In Daryl F. Mallard, Jason L. Anthony and Kari L. Woods' research paper, "Understanding oral reading fluency among adults with low literacy: Dominance analysis of contributing component skills," factors impacting fluency are analyzed. They looked at two definitions of fluency- one quantified by correct words per minute (cwpm) and the other comprehension based.
What they found was that the number one factor that influences fluency is word reading efficiency. If looking at only cwpm and processing speed was the second most influential factor followed by vocabulary. If comprehension is included in the analysis, then vocabulary is the second most influential factor followed by auditory working memory. Phonemic awareness and phonetic decoding were both relatively of little importance. What was virtually noninfluential to reading skills was nonverbal IQ scores.
What does this research mean to us, the practitioners? One thing it means is that as our students age, we need to shift from teaching decoding and phonemic awareness to sight word recognition and vocabulary development. Since we need reading to include comprehension, we need to focus on skills that influence comprehension such as fluency and vocabulary.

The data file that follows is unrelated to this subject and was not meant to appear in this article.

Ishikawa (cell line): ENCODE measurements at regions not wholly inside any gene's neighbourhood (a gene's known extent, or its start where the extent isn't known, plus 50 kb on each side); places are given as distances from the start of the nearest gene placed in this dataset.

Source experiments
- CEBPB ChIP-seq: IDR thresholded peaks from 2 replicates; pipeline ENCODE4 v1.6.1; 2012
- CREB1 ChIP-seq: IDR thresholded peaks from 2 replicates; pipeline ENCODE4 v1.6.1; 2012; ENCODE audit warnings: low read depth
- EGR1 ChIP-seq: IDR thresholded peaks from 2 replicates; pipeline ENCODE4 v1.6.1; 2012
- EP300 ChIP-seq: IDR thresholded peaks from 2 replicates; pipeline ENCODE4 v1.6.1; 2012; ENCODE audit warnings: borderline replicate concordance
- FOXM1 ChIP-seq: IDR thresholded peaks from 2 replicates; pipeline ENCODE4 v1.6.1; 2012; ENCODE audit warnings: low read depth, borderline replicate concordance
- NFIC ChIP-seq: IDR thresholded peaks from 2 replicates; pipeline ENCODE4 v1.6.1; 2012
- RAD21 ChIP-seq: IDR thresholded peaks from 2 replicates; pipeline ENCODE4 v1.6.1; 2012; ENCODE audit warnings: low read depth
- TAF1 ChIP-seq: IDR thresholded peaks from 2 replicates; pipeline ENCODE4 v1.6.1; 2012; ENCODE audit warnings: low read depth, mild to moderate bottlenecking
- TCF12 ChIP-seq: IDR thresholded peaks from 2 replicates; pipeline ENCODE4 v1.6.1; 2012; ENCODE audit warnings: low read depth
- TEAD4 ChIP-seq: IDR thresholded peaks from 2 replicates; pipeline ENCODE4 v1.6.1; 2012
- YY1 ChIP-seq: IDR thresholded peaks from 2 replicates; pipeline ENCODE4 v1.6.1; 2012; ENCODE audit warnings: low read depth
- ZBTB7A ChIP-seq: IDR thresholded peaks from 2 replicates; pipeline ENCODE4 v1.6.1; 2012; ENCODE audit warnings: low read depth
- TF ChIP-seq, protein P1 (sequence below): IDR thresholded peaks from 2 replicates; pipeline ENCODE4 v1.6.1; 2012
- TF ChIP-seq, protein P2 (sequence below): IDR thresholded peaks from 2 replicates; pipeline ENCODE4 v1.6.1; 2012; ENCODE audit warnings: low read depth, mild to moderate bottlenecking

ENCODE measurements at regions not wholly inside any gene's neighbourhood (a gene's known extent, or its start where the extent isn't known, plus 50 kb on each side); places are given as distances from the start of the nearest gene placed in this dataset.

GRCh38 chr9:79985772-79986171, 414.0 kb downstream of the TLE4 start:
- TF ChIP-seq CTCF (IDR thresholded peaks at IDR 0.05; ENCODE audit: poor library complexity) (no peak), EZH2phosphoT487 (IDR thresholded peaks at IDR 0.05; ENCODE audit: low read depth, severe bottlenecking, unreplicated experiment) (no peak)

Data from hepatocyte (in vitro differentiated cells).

It means that high quality vocabulary instruction is essential. This is not news. We know that vocabulary is the number one determinate of comprehension. The Common Core stresses the importance of academic vocabulary. I am constantly surprised at the words my students do and do not know. They do not know words I regularly use in my oral vocabulary. This means that when they listen to teachers, they are confused by instruction but will rarely ask questions about it for fear of looking dumb. One of the contributing factors could be related to auditory processing and working memory. The average kindergartener can understand 90 words per minute. (This is why kindergarten teachers talk in that slow rhythmic manner- so their students can follow what they say.) The average high school student can comprehend 150 oral words per minute. When we speed our talk up beyond that level they loose words and meaning. Students with limited processing speeds or auditory working memory need us to speak more slowly than their peers. Students who are struggling readers may not benefit from the vocabulary we use, if we speak too quickly. If we speak more slowly, we may increase comprehension and meaningful exposure to vocabulary. This can help them read in general and in their school achievement in specifics.